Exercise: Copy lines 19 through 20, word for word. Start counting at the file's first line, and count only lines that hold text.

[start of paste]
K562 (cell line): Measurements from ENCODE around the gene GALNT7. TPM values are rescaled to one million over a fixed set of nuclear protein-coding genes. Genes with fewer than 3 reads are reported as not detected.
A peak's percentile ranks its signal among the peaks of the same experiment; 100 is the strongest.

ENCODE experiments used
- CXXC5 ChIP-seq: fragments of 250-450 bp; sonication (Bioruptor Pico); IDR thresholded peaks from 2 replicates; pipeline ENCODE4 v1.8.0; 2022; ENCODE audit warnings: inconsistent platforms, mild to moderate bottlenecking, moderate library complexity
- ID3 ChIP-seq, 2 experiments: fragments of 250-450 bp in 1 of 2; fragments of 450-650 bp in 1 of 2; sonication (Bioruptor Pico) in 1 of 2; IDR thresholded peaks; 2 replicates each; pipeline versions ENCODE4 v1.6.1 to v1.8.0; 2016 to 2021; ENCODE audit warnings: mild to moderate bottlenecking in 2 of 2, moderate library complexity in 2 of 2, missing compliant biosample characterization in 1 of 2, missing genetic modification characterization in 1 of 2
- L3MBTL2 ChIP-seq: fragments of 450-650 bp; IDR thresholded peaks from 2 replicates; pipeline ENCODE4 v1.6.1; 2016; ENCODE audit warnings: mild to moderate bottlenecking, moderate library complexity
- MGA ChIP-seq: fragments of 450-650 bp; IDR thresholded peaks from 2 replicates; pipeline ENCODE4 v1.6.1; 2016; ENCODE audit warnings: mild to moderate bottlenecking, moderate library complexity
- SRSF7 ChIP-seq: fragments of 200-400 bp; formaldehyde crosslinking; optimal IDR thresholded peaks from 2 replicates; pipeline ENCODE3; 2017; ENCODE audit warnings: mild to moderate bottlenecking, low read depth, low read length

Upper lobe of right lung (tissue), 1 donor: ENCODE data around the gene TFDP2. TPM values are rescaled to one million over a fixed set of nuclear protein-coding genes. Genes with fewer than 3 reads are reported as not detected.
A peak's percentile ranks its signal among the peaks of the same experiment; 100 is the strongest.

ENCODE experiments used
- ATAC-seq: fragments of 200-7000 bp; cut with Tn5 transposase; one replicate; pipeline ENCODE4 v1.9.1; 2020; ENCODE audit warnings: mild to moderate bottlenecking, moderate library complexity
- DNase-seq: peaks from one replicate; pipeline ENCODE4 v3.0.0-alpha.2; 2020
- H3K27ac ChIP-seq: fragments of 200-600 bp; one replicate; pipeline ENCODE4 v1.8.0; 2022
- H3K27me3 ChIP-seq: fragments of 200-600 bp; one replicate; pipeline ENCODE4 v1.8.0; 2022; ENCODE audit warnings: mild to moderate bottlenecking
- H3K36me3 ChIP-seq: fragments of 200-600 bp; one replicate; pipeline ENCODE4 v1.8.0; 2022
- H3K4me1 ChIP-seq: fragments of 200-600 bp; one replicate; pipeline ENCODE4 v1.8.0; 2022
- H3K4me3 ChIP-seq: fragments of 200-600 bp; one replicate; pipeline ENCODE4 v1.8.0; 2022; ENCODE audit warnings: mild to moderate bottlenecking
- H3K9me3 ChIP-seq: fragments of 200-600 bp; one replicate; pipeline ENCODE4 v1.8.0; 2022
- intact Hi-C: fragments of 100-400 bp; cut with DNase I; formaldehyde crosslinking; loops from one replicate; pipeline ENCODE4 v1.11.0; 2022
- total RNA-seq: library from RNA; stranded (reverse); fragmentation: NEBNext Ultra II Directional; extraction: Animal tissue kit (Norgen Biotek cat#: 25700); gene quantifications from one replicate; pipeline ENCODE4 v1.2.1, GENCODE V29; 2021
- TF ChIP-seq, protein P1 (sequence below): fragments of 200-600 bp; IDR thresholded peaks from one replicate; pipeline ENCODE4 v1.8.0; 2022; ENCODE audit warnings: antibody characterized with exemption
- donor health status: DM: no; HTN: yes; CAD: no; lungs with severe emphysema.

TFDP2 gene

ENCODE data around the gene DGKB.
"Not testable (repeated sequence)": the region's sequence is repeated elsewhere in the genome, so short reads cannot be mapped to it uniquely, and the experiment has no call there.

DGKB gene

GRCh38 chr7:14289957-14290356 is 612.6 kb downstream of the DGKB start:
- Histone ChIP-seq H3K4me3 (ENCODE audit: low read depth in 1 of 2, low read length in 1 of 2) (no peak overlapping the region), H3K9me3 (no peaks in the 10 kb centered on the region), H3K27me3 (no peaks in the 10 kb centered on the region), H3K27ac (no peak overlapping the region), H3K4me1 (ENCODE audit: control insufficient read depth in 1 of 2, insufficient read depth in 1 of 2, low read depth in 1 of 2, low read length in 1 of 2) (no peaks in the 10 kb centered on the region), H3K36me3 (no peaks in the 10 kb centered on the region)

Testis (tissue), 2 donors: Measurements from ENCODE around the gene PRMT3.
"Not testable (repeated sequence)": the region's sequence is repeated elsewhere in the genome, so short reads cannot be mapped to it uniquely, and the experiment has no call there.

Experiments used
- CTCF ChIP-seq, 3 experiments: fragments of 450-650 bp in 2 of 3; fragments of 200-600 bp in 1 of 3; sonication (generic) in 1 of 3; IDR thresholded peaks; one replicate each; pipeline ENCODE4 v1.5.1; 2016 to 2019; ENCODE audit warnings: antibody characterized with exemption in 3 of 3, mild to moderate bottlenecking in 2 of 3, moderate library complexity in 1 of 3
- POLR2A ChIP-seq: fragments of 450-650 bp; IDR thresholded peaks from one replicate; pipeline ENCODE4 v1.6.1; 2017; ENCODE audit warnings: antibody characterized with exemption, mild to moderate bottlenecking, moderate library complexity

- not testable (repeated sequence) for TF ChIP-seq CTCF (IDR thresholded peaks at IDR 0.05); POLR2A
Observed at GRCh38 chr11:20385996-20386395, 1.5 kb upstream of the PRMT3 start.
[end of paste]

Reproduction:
- H3K9me3 ChIP-seq: fragments of 200-600 bp; one replicate; pipeline ENCODE4 v1.8.0; 2022
- intact Hi-C: fragments of 100-400 bp; cut with DNase I; formaldehyde crosslinking; loops from one replicate; pipeline ENCODE4 v1.11.0; 2022